Finding a Tongue: Autobiography Beyond Definition
Keywords:James Joyce, St. Augustine, infancy, theory
The outset of Joyce’s A Portrait of the Artist as a Young Man presents a stage of life and language that is commonly evoked and, at the same time, systematically avoided in autobiographies as well as theoretical approaches to language: infancy. This textual strategy refers back to Augustine’s Confessiones, one of the most canonical autobiographies, reading it as a mainstay for an unconventional hypothesis: Rather that understanding infancy as an early stage of, or even before, language, Joyce expounds that the condition called infancy – the openness for receiving language while being unable to master it – accompanies all speech, be it childlike or eloquent. The article analyses Joyce’s text as one instance of a general paradox of autobiographical writing: initial aphasia. Setting out with birth or infancy, autobiographical texts precede articulate discourse. In Joyce, this paradox appears as starting point for a poetical – rather than theoretical – thinking about language, and language acquisition.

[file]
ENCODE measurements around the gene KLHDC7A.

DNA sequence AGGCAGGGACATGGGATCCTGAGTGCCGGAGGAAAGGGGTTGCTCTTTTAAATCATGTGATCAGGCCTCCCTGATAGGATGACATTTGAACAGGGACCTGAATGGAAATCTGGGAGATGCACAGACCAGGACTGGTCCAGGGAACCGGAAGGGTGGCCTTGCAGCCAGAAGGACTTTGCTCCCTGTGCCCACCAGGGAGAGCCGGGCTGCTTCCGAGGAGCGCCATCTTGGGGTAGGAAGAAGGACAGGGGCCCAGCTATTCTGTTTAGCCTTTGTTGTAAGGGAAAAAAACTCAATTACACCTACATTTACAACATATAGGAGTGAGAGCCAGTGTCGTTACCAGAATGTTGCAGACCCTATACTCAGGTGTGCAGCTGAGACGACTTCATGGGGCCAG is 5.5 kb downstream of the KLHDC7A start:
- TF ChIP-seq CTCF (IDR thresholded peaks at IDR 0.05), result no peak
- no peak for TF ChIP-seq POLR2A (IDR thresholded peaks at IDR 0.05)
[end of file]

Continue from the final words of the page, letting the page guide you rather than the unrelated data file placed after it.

This article was submitted on September 22nd 2015, and published on April 9th 2017.
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